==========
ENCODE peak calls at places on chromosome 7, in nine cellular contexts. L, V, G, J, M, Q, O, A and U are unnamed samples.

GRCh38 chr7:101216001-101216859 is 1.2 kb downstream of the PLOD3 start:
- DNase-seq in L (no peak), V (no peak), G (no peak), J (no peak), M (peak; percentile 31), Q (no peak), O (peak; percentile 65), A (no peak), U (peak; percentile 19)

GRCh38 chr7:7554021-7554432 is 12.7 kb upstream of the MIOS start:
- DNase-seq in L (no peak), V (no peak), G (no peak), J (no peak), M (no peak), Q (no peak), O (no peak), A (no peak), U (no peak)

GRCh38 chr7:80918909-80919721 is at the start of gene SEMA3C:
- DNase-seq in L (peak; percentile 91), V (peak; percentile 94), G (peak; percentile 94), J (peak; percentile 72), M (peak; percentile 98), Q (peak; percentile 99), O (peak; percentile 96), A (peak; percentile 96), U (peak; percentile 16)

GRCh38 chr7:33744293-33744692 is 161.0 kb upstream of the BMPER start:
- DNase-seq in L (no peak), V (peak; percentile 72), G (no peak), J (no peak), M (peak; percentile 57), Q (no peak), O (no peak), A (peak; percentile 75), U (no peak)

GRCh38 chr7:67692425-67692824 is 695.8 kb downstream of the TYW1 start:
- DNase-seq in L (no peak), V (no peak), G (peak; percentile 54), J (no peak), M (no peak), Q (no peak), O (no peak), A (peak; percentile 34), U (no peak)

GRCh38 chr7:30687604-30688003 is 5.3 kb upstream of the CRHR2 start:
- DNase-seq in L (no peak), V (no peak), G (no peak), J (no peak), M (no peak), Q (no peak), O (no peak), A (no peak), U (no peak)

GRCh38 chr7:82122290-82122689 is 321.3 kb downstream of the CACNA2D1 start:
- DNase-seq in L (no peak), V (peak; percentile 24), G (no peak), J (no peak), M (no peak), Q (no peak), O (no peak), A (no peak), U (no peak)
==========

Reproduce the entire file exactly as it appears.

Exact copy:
ENCODE peak calls at places on chromosome 7, in nine cellular contexts. L, V, G, J, M, Q, O, A and U are unnamed samples.

GRCh38 chr7:101216001-101216859 is 1.2 kb downstream of the PLOD3 start:
- DNase-seq in L (no peak), V (no peak), G (no peak), J (no peak), M (peak; percentile 31), Q (no peak), O (peak; percentile 65), A (no peak), U (peak; percentile 19)

GRCh38 chr7:7554021-7554432 is 12.7 kb upstream of the MIOS start:
- DNase-seq in L (no peak), V (no peak), G (no peak), J (no peak), M (no peak), Q (no peak), O (no peak), A (no peak), U (no peak)

GRCh38 chr7:80918909-80919721 is at the start of gene SEMA3C:
- DNase-seq in L (peak; percentile 91), V (peak; percentile 94), G (peak; percentile 94), J (peak; percentile 72), M (peak; percentile 98), Q (peak; percentile 99), O (peak; percentile 96), A (peak; percentile 96), U (peak; percentile 16)

GRCh38 chr7:33744293-33744692 is 161.0 kb upstream of the BMPER start:
- DNase-seq in L (no peak), V (peak; percentile 72), G (no peak), J (no peak), M (peak; percentile 57), Q (no peak), O (no peak), A (peak; percentile 75), U (no peak)

GRCh38 chr7:67692425-67692824 is 695.8 kb downstream of the TYW1 start:
- DNase-seq in L (no peak), V (no peak), G (peak; percentile 54), J (no peak), M (no peak), Q (no peak), O (no peak), A (peak; percentile 34), U (no peak)

GRCh38 chr7:30687604-30688003 is 5.3 kb upstream of the CRHR2 start:
- DNase-seq in L (no peak), V (no peak), G (no peak), J (no peak), M (no peak), Q (no peak), O (no peak), A (no peak), U (no peak)

GRCh38 chr7:82122290-82122689 is 321.3 kb downstream of the CACNA2D1 start:
- DNase-seq in L (no peak), V (peak; percentile 24), G (no peak), J (no peak), M (no peak), Q (no peak), O (no peak), A (no peak), U (no peak)